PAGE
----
Make Your Man Happy - Stop Getting Mad
by Amy Waterman, Relationships Expert
Okay, let's take a survey
Hands up if you've ever gotten mad at your man?
Hands up if you've ever found it fun to get mad at your man?
Hands up if you've started to find it really easy to get mad at your man?
Now, before we analyze those results, I'm going to tell you a little story.
When I was a teenager, I had a really great guy friend that I used to hang out with all the time. We played video games together, watched movies together, and went to one another's houses for holidays. When I got irritated at him, he didn't take me seriously at all. He turned it into a joke. He'd make fun of me and poke me until I laughed again.
Then one summer I discovered the power of getting mad.
I don't remember why I got angry at him
but for the first time, he didn't laugh. He got upset, shut down, and went home without another word. I felt half-horrified, half-fascinated. I still felt like I had every right to be mad at him, but instead of playing the game he'd taken my shot right in the face.
Sometime, getting mad can be fun. Othertimes, it can kill a relationship. And you don't always know which is which.
I've seen too many long-term relationships where the wife will scream and yell at her husband, doing the only thing she knows to make him understand how she feels, while the husband just gets quieter and thin-lipped and ends up storming out of the house or retreating emotionally.
Throwing a fit never helps things, but it can feel sooo good.
Often our men hate facing conflict. They will do anything to avoid having to face the fact that someone's feelings were hurt or that a mistake was made.
As a result, they don't want to talk about problems. The only way we feel that we can get through to them is to throw a fit. Even if they don't end up hearing us, at least we feel better afterwards.
Getting mad at your man can become a habit. Every time he does anything annoying, or forgets something, or acts insensitively, it can feel oh-so-tempting just to let loose.
Although it can feel fantastic to let our emotions rip, very few of us realize how our habit of "getting mad" is actually less endearing than destructive.
I fully admit that I give into my emotions. When I feel something, I need to express it rather than hold it in.
But when is it okay to get mad? When is it okay to throw a tantrum simply because we need to feel heard?
According to clinical psychologist Richard Wheeler, the answer is never.
It's never okay to get mad at your partner. It's never okay to yell, or throw things, or call him names. It's never okay to blame him for every time he's been late for a date with you or every time he's forgotten a special occasion.
When I heard that advice for the first time, I was amazed. But what do you do if you can't get mad at someone? How do you show your partner that you felt hurt? Isn't all that anger harmful if you keep it inside?
Learning how to express yourself in a healthy way when you're angry may be one of the most important lessons you ever learn when it comes to keeping your man's love and respect.
Here are some suggestions for what to do when you're about to get mad:
As anyone in management can tell you, blowing up and blaming others and nursing hurt feelings are actions that break teams apart. For a team (like a relationship) to succeed, people have to be willing to cool down, talk things through, and accept decisions made for the sake of the team rather than the individual.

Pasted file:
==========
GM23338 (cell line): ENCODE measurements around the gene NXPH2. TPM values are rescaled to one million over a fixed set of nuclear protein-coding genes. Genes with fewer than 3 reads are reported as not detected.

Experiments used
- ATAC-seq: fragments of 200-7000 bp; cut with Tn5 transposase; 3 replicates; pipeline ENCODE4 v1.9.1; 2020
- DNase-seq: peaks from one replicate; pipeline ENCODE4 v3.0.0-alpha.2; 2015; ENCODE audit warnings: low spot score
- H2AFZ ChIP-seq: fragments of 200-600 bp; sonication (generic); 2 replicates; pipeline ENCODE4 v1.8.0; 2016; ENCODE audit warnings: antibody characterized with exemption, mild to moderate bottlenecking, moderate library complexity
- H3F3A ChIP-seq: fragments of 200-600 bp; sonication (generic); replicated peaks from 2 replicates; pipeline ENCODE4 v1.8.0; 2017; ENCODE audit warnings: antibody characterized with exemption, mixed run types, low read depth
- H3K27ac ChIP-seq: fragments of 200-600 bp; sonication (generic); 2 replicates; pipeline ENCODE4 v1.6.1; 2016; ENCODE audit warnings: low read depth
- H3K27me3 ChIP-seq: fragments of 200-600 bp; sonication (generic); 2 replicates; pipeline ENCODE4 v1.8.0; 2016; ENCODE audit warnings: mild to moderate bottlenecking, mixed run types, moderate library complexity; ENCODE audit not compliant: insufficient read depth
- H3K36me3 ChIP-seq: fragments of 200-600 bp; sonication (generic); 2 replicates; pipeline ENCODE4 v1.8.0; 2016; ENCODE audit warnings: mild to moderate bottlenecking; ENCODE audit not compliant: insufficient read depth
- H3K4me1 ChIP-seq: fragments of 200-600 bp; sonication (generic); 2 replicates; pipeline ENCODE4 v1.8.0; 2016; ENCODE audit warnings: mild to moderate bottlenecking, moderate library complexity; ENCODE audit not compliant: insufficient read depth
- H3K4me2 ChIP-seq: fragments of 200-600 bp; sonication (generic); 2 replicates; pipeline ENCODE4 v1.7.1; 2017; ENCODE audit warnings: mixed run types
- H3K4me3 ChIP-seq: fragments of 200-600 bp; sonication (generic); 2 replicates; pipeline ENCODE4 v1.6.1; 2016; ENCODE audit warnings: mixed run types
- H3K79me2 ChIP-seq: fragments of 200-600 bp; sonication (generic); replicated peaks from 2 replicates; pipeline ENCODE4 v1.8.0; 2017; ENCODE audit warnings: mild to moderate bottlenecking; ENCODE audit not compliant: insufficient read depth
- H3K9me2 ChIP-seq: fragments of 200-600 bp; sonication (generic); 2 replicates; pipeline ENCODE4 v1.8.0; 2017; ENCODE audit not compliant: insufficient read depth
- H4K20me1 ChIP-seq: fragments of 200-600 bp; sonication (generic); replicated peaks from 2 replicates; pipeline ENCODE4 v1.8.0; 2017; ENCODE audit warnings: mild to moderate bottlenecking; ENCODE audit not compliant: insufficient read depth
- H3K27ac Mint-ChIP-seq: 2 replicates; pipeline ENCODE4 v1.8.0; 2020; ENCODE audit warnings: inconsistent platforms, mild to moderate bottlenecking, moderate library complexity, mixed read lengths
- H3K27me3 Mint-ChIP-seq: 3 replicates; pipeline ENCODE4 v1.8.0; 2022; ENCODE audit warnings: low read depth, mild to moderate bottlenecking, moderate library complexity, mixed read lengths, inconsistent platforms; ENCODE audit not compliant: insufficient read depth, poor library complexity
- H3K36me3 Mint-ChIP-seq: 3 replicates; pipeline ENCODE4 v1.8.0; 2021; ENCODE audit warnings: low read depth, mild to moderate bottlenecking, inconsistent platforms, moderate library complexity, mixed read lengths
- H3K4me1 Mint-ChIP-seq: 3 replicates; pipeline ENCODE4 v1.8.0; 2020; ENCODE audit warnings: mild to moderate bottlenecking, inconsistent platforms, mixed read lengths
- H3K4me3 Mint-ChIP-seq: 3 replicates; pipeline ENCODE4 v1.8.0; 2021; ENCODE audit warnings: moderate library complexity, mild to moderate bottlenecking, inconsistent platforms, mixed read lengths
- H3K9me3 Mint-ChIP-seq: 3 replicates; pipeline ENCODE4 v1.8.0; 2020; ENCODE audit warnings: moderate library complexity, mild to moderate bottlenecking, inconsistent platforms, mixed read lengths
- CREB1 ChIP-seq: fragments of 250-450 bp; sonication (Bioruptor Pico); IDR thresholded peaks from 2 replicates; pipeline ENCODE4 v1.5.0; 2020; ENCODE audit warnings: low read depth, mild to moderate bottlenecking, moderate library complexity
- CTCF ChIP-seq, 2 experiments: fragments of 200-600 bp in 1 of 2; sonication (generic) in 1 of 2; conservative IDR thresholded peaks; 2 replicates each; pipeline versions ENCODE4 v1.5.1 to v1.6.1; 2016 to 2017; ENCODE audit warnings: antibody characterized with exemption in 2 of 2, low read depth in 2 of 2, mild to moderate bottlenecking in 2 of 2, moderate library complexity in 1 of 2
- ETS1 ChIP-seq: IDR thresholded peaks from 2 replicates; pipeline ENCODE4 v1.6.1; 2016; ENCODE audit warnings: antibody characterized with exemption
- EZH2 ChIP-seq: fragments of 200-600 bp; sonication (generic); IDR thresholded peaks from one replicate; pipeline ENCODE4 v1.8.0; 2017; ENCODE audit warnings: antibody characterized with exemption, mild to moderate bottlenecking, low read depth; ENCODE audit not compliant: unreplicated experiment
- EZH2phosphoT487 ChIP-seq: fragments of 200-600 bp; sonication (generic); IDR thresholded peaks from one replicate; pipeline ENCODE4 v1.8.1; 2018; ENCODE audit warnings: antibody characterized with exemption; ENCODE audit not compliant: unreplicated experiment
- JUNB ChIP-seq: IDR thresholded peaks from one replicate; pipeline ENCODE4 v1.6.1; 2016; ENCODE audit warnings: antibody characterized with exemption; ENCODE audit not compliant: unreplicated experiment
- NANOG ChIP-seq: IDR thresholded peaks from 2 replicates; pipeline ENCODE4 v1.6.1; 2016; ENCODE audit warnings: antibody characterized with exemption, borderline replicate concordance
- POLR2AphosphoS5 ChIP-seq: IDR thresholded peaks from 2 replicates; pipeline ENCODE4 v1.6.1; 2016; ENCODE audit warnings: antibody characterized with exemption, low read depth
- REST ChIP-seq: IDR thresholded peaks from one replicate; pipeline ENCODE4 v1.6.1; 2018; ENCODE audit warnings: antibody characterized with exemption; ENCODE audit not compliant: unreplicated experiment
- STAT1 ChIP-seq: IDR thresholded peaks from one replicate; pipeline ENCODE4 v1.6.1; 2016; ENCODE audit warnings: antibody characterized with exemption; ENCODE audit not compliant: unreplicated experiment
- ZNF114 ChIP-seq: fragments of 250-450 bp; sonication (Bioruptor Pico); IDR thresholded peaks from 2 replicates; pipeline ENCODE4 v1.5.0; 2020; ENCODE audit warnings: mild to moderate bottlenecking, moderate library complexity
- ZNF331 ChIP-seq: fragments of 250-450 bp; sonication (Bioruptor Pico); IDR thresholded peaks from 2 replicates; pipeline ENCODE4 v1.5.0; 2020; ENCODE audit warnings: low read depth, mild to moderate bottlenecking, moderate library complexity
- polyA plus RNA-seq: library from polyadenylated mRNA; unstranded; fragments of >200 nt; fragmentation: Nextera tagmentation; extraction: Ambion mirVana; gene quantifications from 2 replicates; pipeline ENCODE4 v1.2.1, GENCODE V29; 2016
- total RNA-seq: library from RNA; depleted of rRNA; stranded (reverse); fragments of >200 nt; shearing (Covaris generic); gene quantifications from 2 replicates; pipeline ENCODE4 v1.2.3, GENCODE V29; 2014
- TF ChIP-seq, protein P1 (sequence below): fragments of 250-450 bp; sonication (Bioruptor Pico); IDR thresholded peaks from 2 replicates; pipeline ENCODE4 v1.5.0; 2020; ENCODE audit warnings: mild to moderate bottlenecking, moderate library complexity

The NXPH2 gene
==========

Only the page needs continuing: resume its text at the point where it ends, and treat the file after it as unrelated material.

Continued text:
Get some perspective. Is it really such a big deal that he was 15 minutes late? Is it really such a big deal that you'd planned something together that you were really looking forward to and he canceled? How much does this matter to your relationship? Can you laugh at this?
Deal with the situation at hand. Don't bring up the past (e.g., every time he's done this before) or the future. Keep yourself focused on this specific event.
Express your feelings completely. If you don't tell him how you feel, you'll become resentful and bitter. Make sure that you tell him how his actions made you feel in a way that's non-accusatory and non-confrontational. Remember that it's not about what he did - it's about how you felt about it.
Care about his point of view. Don't have a shouting match where you're trying to drown one another out. The problem with most arguments is that each side is focused on what they're going to say, not on understanding the other person's point of view or resolving the conflict. Maybe he was just as upset as you were when he had to cancel your special date night; maybe he sped to get home on time and sat cursing at the stoplights, knowing he was going to be late. You don't know. Give him space to tell you.
Give up being right and get closer. When you're focused on being right, your relationship loses. Don't hold the pain of being hurt so tightly to you that it forms a barrier between you and your partner. Allow him to make amends, and allow yourself to forgive. You know when your partner's heart is genuinely in the right place.
These techniques will not only help you forge an amazing connection with your partner; they'll also help you with life.
The great thing in a relationship is that there are only two of you with needs to balance. For some, that's one too many.
If you want an okay relationship, go ahead and experience the pleasure of getting angry and making up. But if you want a relationship to last a lifetime, learn healthier ways to get mad - and give up getting even.
You can learn A LOT more about how to attract the man of your dreams and get the relationship you always wanted at:
How to Be Irresistible to Men
Make Every Man Want You More
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